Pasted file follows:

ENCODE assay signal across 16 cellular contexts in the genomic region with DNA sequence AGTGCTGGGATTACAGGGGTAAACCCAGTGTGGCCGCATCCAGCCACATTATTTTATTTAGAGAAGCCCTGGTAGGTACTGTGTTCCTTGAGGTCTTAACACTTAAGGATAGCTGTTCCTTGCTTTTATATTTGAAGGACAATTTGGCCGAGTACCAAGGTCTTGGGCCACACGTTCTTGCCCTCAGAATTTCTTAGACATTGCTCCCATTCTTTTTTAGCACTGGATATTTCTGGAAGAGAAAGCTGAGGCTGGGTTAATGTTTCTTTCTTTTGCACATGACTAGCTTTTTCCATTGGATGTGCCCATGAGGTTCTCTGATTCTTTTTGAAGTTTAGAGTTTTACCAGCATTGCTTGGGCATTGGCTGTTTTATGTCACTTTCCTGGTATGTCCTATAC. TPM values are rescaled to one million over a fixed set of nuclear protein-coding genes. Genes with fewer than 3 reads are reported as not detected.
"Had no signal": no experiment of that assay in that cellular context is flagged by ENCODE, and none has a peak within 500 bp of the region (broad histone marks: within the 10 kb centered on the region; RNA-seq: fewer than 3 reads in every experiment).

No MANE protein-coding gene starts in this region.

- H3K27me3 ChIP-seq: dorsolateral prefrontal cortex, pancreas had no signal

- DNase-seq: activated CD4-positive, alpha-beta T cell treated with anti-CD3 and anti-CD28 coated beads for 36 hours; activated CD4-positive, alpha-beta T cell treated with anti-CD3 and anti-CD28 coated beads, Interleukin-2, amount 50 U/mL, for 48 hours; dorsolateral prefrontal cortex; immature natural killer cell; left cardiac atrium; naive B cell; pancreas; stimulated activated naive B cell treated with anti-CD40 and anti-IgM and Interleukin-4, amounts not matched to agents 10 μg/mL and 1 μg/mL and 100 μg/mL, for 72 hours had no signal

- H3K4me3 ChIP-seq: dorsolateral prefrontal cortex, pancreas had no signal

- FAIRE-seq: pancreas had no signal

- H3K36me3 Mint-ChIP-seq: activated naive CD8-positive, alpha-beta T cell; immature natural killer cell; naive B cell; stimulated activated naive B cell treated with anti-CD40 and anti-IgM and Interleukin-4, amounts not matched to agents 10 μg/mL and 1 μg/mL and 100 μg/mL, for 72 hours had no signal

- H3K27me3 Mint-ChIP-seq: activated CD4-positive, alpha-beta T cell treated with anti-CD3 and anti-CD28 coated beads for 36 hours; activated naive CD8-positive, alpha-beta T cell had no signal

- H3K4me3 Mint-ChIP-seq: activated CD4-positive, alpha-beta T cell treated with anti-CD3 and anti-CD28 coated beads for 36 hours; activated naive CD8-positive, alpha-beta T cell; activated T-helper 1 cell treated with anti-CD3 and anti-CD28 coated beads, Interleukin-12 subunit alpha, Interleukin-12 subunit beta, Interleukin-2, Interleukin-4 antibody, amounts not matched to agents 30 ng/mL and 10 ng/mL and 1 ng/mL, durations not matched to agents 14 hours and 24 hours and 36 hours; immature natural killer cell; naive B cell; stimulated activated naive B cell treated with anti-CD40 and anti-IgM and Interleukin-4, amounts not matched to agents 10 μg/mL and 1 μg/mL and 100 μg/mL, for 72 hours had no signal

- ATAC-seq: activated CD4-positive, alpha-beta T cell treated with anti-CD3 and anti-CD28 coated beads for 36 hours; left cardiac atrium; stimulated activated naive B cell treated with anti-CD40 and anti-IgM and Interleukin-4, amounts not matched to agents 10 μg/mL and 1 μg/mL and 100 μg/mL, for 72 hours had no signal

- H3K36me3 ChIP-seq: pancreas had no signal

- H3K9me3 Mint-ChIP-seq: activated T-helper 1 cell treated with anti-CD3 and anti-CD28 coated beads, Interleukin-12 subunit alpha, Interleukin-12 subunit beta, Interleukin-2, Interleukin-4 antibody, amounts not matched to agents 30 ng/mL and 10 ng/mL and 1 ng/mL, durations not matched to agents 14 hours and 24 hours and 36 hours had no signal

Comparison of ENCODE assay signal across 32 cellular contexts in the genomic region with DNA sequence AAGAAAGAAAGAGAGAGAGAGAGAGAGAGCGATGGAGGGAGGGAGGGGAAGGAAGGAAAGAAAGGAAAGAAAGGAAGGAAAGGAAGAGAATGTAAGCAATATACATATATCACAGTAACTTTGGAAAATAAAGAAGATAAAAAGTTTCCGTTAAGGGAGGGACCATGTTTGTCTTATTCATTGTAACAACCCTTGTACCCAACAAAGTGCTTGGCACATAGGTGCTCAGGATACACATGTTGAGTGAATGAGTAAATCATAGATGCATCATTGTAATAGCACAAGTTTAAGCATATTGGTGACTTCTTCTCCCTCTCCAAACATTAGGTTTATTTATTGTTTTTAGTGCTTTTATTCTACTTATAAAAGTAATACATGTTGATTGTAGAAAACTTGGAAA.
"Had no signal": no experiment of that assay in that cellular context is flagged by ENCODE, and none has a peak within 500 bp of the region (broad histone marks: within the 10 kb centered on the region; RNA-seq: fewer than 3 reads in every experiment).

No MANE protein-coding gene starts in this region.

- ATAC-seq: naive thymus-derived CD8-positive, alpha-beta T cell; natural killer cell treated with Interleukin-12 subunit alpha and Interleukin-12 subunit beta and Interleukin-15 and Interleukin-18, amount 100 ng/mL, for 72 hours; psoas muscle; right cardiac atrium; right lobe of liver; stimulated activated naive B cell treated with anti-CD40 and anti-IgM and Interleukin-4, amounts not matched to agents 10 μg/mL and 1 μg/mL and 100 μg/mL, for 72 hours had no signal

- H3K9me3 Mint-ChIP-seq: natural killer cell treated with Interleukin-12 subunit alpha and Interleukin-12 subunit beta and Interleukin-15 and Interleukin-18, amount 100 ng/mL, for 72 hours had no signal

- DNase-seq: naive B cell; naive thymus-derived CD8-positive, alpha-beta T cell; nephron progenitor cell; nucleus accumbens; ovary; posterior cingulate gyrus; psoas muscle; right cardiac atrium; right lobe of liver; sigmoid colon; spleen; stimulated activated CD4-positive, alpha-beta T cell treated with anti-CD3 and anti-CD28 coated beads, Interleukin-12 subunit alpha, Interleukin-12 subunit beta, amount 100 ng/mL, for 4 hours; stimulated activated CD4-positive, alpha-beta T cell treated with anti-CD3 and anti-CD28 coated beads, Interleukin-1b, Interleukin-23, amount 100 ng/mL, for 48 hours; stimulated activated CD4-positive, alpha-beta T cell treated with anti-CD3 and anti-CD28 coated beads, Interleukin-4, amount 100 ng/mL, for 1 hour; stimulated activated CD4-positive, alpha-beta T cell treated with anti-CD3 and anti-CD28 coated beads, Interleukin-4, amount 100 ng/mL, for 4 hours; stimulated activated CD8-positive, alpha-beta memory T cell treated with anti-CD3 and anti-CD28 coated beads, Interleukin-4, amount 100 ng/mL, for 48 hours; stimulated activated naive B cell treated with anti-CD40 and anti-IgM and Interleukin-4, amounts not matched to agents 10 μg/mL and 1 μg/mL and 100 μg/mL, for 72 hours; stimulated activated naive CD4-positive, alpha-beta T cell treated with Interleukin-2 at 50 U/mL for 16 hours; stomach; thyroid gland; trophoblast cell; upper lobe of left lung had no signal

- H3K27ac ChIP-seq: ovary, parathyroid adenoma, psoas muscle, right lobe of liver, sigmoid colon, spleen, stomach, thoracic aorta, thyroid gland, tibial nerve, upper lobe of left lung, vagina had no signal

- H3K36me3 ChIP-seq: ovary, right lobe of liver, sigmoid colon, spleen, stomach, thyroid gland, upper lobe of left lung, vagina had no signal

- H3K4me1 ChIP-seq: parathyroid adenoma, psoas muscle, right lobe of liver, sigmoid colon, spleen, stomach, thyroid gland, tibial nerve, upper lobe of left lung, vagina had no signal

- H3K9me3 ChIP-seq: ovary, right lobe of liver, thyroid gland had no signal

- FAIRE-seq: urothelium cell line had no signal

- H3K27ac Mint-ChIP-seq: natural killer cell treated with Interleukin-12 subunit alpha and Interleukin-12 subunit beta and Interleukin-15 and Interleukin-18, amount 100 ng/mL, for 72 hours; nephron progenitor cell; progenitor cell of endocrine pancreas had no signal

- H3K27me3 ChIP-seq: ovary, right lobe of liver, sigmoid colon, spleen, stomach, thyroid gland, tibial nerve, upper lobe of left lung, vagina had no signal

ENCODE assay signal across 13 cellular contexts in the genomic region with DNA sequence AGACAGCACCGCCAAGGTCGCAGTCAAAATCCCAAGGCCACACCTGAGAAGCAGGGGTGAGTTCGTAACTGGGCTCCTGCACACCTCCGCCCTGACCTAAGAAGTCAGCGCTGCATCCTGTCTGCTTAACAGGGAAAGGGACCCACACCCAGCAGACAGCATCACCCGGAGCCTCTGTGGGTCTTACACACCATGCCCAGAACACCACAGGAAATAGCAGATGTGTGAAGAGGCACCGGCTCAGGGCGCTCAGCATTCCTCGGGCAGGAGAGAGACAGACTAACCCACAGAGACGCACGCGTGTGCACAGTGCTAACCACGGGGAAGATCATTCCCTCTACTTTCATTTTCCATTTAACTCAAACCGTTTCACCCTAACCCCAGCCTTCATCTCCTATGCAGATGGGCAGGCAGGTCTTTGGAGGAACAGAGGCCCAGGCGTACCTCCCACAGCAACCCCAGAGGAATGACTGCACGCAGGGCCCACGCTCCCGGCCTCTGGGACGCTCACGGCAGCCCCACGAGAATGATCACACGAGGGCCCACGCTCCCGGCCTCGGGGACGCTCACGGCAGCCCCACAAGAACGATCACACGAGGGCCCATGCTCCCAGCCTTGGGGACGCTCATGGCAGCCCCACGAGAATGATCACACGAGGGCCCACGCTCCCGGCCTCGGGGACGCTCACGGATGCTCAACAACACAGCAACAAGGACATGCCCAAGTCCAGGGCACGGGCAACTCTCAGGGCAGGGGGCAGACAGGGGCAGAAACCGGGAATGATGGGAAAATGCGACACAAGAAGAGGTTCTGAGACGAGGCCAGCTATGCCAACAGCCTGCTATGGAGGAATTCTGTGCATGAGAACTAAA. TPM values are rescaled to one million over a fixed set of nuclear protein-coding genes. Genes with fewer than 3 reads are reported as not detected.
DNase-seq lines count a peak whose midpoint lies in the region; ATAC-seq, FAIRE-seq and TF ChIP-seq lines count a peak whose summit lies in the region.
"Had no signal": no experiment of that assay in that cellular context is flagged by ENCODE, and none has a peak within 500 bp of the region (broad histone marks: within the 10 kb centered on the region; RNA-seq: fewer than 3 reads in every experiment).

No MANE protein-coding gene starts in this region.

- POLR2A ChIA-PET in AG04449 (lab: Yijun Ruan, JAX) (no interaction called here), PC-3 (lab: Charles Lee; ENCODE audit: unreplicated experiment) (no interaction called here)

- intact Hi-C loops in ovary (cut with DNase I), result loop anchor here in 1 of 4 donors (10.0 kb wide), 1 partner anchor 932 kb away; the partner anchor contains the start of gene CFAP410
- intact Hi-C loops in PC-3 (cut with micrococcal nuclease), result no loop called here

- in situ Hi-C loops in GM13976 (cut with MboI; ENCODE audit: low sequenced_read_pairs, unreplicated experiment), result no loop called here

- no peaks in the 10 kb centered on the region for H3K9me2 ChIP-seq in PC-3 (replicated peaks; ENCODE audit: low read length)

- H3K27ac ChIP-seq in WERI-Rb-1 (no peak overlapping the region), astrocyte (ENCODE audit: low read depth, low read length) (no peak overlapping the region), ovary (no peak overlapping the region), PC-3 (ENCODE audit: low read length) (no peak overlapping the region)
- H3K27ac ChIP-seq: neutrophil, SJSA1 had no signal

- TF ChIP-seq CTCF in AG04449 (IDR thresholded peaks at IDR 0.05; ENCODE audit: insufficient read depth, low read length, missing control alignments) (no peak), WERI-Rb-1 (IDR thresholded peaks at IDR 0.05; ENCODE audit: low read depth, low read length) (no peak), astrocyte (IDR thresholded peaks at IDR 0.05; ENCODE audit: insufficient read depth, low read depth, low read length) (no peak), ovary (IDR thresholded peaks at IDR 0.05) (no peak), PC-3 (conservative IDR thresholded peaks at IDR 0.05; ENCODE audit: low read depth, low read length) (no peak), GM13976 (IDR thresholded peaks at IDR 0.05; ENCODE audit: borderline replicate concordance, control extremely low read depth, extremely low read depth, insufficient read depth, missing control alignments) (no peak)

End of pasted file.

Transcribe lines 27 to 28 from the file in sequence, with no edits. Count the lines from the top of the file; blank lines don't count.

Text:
ENCODE assay signal across 13 cellular contexts in the genomic region with DNA sequence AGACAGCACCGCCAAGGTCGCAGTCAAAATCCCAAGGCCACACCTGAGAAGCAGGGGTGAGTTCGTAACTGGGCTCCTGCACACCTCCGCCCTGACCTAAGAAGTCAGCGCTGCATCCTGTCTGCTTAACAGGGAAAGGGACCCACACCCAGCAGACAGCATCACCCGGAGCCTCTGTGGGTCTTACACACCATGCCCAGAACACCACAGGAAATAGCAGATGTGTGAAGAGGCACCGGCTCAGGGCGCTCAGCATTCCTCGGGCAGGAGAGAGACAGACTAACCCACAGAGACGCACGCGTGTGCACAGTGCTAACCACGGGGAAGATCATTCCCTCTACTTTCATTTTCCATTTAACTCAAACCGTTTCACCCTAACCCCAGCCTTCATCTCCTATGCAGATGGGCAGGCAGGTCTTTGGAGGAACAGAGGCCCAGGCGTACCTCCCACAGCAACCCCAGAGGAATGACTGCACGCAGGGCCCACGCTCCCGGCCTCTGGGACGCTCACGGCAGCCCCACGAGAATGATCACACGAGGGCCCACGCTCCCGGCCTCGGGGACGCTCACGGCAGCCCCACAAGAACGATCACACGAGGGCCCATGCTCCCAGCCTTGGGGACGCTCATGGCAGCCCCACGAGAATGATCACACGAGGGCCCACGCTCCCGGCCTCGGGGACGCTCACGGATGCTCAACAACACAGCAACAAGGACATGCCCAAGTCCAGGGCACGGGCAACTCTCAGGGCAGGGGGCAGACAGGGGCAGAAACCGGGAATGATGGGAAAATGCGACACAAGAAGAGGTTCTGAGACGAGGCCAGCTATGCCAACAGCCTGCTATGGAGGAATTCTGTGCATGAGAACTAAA. TPM values are rescaled to one million over a fixed set of nuclear protein-coding genes. Genes with fewer than 3 reads are reported as not detected.
DNase-seq lines count a peak whose midpoint lies in the region; ATAC-seq, FAIRE-seq and TF ChIP-seq lines count a peak whose summit lies in the region.